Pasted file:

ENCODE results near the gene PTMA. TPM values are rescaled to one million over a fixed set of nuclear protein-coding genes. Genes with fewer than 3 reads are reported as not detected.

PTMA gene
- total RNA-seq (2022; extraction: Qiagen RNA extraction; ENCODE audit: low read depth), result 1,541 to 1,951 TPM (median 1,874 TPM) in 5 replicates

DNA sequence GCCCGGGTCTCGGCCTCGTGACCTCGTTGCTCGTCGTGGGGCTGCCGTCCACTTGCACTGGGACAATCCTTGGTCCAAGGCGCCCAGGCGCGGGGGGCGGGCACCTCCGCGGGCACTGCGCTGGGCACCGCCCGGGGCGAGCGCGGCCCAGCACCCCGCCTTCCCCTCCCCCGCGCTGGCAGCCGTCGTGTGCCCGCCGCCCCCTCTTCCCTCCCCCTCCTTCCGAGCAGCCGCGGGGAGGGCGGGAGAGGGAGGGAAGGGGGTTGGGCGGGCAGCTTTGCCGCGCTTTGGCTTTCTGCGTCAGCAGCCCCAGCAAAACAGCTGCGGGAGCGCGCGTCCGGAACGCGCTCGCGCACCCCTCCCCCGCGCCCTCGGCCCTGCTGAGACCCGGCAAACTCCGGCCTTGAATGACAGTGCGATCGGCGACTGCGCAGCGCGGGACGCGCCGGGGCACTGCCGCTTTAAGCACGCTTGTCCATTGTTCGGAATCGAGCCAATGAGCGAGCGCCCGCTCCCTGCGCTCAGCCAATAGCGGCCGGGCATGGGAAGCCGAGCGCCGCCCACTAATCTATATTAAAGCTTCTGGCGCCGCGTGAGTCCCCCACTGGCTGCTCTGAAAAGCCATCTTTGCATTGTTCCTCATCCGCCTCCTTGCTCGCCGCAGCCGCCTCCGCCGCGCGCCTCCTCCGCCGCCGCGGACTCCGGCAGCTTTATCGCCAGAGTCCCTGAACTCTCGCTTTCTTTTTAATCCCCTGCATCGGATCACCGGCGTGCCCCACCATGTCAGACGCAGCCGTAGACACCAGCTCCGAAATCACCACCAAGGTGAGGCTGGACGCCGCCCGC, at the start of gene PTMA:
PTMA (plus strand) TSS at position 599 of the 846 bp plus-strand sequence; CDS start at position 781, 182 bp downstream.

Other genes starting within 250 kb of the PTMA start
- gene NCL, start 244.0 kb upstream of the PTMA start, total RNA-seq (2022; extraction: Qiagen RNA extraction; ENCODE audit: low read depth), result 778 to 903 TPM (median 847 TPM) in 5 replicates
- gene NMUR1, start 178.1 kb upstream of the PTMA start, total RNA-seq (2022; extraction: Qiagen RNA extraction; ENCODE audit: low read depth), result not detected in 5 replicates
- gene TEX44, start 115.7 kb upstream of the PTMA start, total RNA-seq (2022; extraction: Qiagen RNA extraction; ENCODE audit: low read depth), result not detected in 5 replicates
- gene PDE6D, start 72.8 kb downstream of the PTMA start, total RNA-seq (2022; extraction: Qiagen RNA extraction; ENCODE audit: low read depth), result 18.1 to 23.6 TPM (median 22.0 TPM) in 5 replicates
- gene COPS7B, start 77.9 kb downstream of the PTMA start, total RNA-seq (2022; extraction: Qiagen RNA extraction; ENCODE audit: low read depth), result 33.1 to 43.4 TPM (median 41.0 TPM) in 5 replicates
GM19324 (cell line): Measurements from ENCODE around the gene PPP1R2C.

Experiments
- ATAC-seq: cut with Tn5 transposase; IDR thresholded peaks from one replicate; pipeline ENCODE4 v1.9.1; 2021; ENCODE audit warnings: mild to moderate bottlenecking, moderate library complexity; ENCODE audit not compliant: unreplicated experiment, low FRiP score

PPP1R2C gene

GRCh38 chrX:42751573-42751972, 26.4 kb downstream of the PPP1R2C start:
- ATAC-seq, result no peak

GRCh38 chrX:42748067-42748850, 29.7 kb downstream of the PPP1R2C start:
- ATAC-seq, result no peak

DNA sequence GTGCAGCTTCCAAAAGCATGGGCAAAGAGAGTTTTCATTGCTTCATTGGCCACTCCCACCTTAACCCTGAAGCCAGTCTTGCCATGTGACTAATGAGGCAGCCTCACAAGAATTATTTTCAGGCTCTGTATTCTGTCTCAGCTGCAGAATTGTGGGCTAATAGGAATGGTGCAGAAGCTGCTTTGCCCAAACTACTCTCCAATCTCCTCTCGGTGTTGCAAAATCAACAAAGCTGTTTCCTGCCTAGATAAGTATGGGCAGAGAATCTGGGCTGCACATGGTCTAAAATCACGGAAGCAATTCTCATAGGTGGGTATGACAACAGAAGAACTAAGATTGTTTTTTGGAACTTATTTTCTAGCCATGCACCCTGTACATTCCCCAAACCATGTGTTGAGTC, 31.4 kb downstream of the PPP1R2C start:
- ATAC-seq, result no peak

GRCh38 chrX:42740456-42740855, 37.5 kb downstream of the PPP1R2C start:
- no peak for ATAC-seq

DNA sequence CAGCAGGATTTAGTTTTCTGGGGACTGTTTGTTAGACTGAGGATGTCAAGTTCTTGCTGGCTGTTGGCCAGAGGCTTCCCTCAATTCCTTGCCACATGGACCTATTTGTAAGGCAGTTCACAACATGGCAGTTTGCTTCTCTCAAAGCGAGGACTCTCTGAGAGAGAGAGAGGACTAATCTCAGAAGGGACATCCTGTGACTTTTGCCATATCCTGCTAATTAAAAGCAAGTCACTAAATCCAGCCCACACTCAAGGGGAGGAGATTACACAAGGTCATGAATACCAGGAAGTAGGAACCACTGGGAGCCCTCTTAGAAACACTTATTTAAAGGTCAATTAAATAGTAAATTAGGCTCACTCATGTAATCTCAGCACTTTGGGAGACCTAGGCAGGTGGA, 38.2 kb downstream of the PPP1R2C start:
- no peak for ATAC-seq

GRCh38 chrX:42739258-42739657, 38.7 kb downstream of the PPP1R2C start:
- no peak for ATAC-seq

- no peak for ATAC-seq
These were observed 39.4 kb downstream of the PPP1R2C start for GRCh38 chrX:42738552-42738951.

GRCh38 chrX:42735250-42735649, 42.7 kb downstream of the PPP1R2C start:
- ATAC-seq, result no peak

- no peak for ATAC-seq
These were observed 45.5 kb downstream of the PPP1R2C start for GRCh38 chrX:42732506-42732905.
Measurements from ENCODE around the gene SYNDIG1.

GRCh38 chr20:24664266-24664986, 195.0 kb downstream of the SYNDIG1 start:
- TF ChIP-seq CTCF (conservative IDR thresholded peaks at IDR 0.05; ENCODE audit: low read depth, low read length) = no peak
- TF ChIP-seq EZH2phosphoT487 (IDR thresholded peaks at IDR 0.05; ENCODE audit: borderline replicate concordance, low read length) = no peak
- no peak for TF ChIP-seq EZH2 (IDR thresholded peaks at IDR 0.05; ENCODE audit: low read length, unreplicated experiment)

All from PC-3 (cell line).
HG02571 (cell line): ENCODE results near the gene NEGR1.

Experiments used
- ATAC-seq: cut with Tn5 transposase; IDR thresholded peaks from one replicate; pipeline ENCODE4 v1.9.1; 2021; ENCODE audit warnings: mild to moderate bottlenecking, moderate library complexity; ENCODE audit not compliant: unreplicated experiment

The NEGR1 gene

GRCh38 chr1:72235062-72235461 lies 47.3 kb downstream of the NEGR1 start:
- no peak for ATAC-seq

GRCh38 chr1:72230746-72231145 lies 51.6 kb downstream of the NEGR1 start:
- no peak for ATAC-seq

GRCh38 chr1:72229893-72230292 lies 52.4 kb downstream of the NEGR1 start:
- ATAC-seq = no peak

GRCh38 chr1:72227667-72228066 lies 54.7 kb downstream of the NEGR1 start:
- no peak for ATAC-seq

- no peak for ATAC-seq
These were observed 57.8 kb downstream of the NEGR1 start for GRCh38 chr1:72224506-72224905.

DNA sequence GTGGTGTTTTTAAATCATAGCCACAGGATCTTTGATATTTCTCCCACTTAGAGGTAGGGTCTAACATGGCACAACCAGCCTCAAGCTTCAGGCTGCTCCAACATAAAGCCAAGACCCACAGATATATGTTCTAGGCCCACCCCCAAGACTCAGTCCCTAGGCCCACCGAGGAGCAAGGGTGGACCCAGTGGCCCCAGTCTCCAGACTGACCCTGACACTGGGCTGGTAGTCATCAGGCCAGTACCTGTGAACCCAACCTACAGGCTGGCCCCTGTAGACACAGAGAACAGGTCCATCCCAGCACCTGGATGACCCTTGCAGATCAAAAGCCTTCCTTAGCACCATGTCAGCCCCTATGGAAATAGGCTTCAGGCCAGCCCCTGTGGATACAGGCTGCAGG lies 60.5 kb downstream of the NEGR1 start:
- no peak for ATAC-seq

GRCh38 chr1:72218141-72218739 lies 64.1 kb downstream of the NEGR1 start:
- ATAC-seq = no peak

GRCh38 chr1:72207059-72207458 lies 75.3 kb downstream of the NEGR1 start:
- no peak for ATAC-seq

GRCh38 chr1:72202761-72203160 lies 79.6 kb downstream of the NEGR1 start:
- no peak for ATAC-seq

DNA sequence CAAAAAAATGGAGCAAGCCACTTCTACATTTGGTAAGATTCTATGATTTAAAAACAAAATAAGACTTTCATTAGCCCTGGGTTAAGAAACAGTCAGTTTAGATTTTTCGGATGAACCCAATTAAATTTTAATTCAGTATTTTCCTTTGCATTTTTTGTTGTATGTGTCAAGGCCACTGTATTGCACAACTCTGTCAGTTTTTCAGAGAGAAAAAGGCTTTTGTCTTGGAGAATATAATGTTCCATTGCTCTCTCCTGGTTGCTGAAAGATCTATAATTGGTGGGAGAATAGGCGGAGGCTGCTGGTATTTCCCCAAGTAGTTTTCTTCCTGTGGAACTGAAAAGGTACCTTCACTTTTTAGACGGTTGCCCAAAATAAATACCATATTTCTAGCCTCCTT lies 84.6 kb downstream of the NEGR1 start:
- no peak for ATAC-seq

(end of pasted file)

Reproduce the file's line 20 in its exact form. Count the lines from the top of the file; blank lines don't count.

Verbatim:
DNA sequence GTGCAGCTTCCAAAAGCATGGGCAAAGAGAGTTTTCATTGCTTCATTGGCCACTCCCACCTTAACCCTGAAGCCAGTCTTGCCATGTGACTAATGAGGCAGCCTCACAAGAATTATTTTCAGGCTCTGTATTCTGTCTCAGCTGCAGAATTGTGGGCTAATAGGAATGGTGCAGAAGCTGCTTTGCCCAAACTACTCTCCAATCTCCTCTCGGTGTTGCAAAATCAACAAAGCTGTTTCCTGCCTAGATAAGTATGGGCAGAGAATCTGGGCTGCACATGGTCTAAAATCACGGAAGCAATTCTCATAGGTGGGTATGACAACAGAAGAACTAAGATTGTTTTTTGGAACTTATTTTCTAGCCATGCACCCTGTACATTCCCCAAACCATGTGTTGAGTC, 31.4 kb downstream of the PPP1R2C start: